Eagles and Angels (Americana poem)

The Eagles come goose-stepping
around the corner of Second and Main,
drilling the wet-eyed perspectives
of moms and dads with near military
machine work, hardly rippling a shirt
or smudging a collar as a band of Angels,
leaning in on tattooed shoulders,
rumble through in hairy procession
around the corner opposite, at First

and Main, their scars and eye patches
stating there’s nothing left to lose. The Eagles
come to a simultaneous heel-digging halt
in front of Marvin’s Drug and Fountain
as the Angels clutch and brake,
squeaking rubber and leather, to stop
face to face with the scouts and kill
their engines in leering disarray.

Grandmas and grandpas
hold their cherry soda breath.
The mouths of boys and girls
hang open. One last baby gurgles
before all fall hushed. Eagles
waver in their stations, the sky
weighs a ton on every shoulder.
A gas cap glints in the heat.

Legless veteran town drunk Jake
arm-hops through stock-still legs,
passing a dog with one eye raised,
stops before the cracked black jacket
and python beard of the hog boss, calls out,
“Are you the one they call The Snake?”
The hog boss chaws and spits,
fires a look down his dreadlocked beard.
“Mary over at Morgansville says Hi.”

Snake motions with his one good eye.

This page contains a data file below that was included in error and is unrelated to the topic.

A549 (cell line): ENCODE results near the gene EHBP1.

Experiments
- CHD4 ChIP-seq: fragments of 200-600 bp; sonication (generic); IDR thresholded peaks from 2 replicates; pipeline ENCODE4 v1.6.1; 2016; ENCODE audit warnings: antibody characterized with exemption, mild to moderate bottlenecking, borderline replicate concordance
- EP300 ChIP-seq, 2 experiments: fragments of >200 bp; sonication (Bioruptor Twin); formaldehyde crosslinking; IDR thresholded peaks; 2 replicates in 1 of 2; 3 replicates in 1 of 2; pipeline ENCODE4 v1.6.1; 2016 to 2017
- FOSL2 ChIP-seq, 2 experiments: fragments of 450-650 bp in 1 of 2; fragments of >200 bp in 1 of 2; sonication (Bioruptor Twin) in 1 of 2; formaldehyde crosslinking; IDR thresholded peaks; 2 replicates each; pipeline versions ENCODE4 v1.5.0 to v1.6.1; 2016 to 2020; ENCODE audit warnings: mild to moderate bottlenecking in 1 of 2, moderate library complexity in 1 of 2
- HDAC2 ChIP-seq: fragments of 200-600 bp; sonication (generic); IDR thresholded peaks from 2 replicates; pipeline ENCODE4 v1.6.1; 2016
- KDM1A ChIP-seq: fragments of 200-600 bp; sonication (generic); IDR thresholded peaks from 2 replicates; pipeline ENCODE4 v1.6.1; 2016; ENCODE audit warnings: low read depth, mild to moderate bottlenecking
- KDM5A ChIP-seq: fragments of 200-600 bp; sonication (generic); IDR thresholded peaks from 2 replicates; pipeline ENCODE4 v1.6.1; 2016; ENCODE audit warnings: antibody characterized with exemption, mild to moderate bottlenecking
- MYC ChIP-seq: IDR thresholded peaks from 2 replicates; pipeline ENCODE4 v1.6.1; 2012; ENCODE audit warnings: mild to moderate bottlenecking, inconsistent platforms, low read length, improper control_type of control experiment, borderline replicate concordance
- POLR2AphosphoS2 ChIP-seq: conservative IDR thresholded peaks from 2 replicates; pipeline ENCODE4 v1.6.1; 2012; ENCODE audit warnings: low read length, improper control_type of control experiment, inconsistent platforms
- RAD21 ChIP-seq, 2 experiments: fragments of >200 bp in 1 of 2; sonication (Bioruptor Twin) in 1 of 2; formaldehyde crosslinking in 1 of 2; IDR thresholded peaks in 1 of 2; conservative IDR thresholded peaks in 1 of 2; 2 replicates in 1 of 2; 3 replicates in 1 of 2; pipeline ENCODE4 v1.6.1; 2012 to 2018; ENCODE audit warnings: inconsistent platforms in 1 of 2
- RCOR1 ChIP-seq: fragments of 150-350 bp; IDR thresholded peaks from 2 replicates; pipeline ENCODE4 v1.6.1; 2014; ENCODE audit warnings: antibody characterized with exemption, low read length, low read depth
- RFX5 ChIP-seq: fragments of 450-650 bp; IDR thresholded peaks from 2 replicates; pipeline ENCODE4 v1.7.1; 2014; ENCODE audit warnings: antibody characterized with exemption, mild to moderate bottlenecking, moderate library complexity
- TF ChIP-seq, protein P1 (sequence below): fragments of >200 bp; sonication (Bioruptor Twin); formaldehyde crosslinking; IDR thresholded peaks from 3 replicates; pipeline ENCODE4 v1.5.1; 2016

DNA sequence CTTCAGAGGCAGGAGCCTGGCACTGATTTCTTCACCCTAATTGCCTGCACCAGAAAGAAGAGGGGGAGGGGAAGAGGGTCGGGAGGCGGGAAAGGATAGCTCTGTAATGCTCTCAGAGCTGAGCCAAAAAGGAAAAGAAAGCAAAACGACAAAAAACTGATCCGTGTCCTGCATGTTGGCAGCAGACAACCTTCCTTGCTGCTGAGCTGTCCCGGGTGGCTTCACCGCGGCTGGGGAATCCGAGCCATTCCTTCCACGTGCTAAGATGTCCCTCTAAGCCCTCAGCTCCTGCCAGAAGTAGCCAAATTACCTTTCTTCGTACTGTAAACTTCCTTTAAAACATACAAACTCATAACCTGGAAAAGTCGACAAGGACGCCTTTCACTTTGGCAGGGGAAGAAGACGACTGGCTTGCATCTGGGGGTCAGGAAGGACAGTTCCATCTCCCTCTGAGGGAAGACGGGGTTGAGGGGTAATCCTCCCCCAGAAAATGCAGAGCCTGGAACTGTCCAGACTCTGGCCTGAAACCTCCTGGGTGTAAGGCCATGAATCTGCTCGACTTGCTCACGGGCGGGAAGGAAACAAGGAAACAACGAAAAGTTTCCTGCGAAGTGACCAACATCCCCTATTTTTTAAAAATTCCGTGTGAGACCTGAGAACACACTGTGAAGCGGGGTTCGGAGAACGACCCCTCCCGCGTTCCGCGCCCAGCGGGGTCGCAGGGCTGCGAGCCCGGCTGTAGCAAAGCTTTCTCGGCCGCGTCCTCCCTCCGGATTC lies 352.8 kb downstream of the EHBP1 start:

The Angels kick-start their Harleys,
drop them into gear, then roll
unwavering through the Eagle ranks,
never once brushing sleeve with handlebar
as the scouts resume their march down Main.
The thunder rises in pitch as the Angels
stretch their arms and hair out of town.

All heads turn in search of Jake
who’s returned to hold up the bar.

Copyright 2015 by Rick Clark

Stuck in the Moment!

Ever since the early seventies, folks have spoken dreamily of being in the moment, aka living in the moment, being in the here and now, going with the flow, etc. Since then, they’ve returned to nature, tried transcendental meditation, and practiced yoga, and they’ve heard and repeated the lofty aspiration to live in the moment as if it occupies their every thought, as if they’ve mastered the here and now and dwell here interminably—as if they reside forever in some eternal Nirvana. But I was always a little suspicious of their aspirations, since, speaking for myself, I’ve found it almost impossible to escape the moment.

Just us turtles here!

Just us turtles here!